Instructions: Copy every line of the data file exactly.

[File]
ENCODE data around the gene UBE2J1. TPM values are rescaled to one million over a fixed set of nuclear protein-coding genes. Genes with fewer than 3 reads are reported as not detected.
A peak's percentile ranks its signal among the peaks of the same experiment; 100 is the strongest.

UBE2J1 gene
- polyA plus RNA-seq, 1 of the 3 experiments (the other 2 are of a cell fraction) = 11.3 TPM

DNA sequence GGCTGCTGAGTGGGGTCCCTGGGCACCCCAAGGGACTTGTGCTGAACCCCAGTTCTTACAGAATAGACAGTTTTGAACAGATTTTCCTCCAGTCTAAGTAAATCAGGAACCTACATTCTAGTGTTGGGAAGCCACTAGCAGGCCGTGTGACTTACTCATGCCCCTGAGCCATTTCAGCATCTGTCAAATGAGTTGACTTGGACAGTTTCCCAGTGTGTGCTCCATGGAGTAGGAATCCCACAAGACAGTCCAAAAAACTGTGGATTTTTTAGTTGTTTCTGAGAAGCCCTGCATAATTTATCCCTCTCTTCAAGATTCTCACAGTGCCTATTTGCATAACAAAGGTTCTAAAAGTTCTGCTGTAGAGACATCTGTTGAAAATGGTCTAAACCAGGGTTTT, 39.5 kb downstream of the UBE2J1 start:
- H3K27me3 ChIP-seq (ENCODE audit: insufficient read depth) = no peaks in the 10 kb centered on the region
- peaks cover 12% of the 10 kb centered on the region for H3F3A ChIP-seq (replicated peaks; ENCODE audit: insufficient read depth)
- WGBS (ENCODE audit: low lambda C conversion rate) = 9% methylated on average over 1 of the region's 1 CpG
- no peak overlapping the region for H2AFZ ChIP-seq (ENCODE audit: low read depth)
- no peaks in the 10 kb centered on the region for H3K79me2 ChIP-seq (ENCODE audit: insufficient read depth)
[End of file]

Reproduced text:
ENCODE data around the gene UBE2J1. TPM values are rescaled to one million over a fixed set of nuclear protein-coding genes. Genes with fewer than 3 reads are reported as not detected.
A peak's percentile ranks its signal among the peaks of the same experiment; 100 is the strongest.

UBE2J1 gene
- polyA plus RNA-seq, 1 of the 3 experiments (the other 2 are of a cell fraction) = 11.3 TPM

DNA sequence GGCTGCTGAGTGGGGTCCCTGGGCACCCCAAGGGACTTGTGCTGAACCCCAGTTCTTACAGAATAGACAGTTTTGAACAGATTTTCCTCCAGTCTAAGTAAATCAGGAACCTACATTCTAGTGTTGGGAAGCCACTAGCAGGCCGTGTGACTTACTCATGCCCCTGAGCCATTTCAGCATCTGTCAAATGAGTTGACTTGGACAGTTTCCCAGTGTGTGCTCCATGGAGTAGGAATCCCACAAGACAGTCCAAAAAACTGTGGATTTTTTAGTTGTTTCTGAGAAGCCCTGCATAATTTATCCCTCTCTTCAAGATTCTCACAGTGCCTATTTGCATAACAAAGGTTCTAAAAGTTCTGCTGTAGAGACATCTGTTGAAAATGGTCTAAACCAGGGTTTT, 39.5 kb downstream of the UBE2J1 start:
- H3K27me3 ChIP-seq (ENCODE audit: insufficient read depth) = no peaks in the 10 kb centered on the region
- peaks cover 12% of the 10 kb centered on the region for H3F3A ChIP-seq (replicated peaks; ENCODE audit: insufficient read depth)
- WGBS (ENCODE audit: low lambda C conversion rate) = 9% methylated on average over 1 of the region's 1 CpG
- no peak overlapping the region for H2AFZ ChIP-seq (ENCODE audit: low read depth)
- no peaks in the 10 kb centered on the region for H3K79me2 ChIP-seq (ENCODE audit: insufficient read depth)